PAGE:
With prospects dim for a last-minute deal, Uber and Lyft are also pushing lawmakers to consider new legislation in their next session, which begins in January. The companies have been proposing a series of financial concessions and a way to give unions a way to represent drivers in negotiations even if the workers aren’t classified as employees.
“Labor leaders have a historic opportunity to dramatically improve the quality and security of independent work,” an Uber spokesman said.
Some gig-economy executives have also indicated they may challenge the bill in court if it becomes law.
On Monday, Uber and Lyft drivers in favor of the bill for ride-hailing companies filled the rotunda of the California capitol and chanted in support of the bill and a union.
“These two companies have been in business for many years, and they named us independent contractors but there is nothing about us that means being independent,” said Linda Valdivia , an Uber driver from the Los Angeles suburb or Bell Gardens who said she has had to increase the number of hours she drives to keep making the same income.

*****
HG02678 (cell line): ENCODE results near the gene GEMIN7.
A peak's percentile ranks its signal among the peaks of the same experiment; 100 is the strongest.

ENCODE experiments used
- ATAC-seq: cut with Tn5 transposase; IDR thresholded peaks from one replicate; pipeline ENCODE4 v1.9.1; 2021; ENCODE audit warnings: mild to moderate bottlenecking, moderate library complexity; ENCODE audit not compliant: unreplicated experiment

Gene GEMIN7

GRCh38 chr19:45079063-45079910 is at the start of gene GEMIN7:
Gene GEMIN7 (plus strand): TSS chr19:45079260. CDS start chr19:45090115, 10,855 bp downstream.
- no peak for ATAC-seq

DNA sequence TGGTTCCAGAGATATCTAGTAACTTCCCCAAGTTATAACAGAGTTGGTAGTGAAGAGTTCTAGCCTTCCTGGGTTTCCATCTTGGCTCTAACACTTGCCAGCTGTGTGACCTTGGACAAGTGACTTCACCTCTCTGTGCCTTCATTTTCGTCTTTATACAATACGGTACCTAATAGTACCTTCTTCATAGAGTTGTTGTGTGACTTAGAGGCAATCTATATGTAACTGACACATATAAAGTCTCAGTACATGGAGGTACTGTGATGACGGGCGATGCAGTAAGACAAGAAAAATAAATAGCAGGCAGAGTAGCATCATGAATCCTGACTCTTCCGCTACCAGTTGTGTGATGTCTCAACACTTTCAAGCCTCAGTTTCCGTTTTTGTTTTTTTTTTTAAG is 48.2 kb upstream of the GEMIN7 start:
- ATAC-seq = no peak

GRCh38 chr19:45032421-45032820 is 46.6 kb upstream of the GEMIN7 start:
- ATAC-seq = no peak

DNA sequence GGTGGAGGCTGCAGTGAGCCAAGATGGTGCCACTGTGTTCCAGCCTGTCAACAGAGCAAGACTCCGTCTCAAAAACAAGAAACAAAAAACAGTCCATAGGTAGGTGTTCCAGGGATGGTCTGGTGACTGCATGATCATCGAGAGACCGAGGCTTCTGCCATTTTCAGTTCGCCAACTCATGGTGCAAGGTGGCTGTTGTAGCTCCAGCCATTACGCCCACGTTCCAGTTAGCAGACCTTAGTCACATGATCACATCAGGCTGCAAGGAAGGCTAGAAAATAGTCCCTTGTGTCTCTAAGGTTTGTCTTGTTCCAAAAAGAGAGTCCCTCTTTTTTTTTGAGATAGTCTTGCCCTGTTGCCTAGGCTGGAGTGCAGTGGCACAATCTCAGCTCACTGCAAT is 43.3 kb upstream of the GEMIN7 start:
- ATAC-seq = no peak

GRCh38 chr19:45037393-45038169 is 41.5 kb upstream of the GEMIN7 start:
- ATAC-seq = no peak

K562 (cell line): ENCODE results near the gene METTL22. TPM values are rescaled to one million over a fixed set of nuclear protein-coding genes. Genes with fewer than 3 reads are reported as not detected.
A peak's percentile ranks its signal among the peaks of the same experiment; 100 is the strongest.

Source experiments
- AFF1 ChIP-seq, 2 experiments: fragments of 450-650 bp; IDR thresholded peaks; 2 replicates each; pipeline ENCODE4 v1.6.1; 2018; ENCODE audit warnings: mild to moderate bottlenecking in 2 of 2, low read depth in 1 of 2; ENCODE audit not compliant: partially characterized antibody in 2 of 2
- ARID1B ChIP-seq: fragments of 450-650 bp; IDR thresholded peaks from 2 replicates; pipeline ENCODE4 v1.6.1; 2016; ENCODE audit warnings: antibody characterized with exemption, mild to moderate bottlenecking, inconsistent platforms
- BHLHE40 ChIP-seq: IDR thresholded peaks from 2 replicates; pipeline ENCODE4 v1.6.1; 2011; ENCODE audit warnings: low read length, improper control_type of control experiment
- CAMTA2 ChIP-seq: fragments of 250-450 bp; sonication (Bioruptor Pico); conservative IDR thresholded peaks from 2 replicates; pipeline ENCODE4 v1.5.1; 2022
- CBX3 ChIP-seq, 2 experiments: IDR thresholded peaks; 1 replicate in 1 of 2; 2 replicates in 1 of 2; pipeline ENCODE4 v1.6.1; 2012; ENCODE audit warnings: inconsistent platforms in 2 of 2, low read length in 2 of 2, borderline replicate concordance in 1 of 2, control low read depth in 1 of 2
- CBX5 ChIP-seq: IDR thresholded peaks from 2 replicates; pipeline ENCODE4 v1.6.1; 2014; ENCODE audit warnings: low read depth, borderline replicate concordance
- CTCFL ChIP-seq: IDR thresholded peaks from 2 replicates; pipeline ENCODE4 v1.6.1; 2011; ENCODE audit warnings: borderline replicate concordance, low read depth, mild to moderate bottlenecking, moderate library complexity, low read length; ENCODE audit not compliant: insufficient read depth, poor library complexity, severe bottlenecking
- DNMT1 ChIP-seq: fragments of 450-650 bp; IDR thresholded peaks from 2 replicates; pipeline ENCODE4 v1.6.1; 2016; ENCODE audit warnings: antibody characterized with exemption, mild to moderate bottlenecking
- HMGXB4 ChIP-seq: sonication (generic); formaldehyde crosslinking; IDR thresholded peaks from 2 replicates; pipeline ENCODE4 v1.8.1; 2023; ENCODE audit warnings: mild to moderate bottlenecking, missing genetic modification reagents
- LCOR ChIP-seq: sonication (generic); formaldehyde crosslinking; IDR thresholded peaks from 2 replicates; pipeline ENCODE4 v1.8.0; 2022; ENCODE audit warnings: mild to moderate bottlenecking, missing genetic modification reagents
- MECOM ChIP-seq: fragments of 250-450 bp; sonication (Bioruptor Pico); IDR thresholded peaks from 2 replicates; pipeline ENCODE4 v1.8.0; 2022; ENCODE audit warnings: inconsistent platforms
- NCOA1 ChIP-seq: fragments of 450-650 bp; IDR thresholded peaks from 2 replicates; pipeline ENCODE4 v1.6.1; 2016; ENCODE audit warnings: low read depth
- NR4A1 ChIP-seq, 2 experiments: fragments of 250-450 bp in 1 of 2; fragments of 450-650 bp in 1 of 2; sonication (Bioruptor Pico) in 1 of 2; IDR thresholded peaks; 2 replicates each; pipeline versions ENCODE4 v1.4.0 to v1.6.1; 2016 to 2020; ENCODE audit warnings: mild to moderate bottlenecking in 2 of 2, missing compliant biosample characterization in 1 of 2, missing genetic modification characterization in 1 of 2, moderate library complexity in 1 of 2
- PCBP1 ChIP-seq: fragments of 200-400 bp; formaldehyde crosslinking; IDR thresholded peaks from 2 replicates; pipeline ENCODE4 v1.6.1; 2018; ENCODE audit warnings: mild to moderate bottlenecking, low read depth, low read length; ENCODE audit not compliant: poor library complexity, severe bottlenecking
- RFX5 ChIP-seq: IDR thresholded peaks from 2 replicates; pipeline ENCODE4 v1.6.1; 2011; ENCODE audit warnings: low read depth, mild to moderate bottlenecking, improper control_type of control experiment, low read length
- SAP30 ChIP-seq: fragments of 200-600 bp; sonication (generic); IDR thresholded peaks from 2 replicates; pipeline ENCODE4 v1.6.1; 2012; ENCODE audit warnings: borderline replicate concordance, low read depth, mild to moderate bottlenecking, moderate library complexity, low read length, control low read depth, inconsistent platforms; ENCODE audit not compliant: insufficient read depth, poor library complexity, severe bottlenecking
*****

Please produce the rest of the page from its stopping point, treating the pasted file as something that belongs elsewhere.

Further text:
Corrections & Amplifications
Uber and Lyft have been proposing a way for unions to represent drivers even if they aren’t employees. A previous version of this story incorrectly said the proposed benefit would extend to drivers even if they aren’t full-time employees. (Sept. 9, 2019)